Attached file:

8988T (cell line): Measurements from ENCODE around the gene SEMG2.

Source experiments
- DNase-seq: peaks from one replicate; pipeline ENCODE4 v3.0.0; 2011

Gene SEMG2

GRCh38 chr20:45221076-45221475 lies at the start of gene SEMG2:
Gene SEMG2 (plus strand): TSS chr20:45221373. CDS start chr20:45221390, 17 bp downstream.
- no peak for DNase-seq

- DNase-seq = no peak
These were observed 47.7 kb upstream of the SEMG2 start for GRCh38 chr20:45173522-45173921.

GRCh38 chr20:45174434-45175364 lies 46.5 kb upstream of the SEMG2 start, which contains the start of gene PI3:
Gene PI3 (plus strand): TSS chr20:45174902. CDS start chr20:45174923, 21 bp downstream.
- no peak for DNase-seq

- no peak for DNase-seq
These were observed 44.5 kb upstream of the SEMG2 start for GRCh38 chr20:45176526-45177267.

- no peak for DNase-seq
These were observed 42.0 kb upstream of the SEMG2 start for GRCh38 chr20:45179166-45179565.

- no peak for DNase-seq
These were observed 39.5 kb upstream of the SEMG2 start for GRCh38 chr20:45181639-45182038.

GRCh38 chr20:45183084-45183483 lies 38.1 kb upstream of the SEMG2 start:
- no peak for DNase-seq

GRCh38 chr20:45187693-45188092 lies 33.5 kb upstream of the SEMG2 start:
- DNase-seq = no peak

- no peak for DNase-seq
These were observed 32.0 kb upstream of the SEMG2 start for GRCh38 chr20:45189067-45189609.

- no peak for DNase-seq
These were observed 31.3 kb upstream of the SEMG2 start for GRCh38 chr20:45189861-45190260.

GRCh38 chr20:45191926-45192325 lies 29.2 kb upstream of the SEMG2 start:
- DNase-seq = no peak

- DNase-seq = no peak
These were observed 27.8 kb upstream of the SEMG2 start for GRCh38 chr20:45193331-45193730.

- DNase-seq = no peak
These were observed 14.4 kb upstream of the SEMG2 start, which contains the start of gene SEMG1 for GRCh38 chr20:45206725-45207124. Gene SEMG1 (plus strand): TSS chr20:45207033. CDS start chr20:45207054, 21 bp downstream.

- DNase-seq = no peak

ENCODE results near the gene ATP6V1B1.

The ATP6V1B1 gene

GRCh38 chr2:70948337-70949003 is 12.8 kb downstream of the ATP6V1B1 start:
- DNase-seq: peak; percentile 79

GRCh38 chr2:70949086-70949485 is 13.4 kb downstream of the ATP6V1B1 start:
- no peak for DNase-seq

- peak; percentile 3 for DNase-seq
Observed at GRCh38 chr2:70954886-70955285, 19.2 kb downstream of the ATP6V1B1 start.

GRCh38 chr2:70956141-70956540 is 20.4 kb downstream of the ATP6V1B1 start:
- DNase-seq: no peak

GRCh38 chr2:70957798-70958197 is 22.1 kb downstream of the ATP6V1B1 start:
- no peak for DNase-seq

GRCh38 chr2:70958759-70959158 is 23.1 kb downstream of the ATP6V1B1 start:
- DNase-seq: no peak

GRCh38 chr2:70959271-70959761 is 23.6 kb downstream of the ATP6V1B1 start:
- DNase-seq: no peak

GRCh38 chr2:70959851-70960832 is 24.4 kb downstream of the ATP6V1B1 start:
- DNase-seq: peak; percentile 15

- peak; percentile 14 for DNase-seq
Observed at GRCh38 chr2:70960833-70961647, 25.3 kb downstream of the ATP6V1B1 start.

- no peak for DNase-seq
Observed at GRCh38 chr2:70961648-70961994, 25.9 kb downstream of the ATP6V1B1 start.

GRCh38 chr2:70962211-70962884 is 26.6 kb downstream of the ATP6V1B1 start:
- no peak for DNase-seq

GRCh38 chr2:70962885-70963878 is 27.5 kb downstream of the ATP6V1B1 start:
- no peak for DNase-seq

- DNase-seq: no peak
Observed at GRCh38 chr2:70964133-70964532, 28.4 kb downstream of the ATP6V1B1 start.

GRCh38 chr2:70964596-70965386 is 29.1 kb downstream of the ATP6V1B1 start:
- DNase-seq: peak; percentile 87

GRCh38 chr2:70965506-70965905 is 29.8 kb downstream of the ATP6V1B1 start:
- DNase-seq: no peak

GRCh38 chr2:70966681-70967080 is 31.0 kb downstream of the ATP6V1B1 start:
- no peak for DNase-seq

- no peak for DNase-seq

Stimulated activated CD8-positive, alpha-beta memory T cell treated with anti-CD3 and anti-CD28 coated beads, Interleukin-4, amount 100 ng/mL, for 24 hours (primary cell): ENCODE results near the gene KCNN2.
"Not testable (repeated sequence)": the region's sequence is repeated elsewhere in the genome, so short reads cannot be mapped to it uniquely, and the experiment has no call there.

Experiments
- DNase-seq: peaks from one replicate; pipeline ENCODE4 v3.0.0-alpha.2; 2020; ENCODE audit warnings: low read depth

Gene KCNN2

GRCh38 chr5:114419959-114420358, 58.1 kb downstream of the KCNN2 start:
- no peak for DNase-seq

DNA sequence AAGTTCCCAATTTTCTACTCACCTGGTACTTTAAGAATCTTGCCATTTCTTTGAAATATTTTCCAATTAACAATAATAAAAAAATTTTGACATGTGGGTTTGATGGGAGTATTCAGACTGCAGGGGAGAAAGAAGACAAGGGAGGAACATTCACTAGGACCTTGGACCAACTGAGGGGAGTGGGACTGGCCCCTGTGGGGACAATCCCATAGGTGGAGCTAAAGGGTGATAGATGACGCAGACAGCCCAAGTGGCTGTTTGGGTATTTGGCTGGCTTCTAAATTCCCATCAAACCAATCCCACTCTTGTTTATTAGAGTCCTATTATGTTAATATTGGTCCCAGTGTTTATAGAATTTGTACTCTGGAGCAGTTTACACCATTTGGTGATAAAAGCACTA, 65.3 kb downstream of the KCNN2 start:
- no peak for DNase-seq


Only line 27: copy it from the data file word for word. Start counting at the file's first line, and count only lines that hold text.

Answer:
GRCh38 chr20:45191926-45192325 lies 29.2 kb upstream of the SEMG2 start: